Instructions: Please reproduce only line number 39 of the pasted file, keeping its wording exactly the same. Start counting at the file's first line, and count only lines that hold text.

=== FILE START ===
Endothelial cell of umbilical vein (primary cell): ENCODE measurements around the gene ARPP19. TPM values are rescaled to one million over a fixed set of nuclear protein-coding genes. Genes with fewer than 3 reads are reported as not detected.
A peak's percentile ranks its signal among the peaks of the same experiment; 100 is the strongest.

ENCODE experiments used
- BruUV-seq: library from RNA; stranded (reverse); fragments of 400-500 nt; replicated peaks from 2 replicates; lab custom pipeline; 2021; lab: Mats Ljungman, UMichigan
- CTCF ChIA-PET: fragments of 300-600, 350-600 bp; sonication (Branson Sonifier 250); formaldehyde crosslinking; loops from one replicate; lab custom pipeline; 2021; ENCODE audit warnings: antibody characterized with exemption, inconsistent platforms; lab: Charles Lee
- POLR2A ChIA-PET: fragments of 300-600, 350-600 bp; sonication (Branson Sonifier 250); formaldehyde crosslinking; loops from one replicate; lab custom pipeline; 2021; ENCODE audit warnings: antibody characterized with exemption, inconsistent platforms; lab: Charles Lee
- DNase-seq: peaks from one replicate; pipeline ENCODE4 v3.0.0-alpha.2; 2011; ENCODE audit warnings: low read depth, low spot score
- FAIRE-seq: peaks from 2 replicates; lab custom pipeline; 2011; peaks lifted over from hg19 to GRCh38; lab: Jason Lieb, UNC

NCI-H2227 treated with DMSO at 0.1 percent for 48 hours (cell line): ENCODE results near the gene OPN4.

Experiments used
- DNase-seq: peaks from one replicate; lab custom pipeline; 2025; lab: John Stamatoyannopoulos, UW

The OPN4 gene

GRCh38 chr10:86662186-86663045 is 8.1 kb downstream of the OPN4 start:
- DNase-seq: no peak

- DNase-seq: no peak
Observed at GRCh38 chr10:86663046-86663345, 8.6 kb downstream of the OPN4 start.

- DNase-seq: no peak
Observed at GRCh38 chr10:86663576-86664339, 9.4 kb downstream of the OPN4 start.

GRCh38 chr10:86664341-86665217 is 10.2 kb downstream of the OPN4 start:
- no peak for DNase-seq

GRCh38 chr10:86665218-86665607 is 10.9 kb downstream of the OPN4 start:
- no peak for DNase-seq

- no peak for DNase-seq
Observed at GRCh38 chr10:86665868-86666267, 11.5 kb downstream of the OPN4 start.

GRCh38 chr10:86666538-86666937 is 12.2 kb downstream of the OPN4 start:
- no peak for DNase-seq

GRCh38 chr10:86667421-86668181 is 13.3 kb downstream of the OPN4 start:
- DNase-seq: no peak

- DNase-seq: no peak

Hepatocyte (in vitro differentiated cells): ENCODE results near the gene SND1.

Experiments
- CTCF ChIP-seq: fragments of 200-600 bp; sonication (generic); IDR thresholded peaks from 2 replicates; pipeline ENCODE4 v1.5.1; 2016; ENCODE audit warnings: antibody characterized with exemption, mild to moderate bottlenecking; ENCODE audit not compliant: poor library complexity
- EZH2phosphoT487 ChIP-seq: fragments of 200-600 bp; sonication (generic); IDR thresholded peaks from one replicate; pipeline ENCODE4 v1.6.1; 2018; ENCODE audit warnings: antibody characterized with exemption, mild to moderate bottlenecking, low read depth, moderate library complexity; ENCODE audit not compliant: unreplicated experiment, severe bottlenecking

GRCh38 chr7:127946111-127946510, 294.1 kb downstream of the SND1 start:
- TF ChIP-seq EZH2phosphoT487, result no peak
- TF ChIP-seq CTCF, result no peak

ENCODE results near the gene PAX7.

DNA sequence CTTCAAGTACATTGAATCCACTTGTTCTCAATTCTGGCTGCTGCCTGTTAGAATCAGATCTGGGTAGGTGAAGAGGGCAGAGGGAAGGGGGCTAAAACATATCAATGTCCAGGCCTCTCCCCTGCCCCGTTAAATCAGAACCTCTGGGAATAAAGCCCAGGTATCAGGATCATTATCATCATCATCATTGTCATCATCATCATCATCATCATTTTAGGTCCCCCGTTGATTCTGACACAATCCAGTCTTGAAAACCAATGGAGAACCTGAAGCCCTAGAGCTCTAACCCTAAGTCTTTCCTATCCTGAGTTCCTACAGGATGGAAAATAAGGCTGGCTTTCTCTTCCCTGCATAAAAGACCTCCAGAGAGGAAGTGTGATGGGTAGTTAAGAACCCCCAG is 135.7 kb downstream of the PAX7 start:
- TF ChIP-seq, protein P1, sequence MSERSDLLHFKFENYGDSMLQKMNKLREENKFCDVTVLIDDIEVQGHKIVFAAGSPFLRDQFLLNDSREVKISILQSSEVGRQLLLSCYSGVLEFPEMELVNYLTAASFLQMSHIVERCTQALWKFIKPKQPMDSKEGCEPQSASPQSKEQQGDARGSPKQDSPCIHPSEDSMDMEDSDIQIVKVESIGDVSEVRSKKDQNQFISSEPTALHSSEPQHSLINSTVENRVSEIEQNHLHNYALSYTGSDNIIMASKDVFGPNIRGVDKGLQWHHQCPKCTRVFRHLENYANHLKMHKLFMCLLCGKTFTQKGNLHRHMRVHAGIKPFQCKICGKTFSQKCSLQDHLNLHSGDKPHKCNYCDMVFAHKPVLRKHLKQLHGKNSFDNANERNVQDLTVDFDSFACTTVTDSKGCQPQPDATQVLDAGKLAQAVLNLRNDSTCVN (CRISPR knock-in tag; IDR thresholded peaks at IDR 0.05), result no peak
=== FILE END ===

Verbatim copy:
- TF ChIP-seq, protein P1, sequence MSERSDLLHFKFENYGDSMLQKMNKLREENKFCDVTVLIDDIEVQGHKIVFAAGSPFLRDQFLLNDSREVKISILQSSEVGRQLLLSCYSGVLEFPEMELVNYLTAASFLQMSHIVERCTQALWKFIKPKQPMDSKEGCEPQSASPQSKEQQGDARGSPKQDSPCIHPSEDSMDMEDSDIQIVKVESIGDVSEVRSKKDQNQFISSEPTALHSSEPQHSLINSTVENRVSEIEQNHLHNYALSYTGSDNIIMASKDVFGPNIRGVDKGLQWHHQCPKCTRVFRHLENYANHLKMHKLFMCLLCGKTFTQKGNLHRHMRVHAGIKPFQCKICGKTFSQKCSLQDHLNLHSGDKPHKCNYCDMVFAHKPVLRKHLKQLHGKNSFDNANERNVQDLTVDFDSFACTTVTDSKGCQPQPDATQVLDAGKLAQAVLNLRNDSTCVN (CRISPR knock-in tag; IDR thresholded peaks at IDR 0.05), result no peak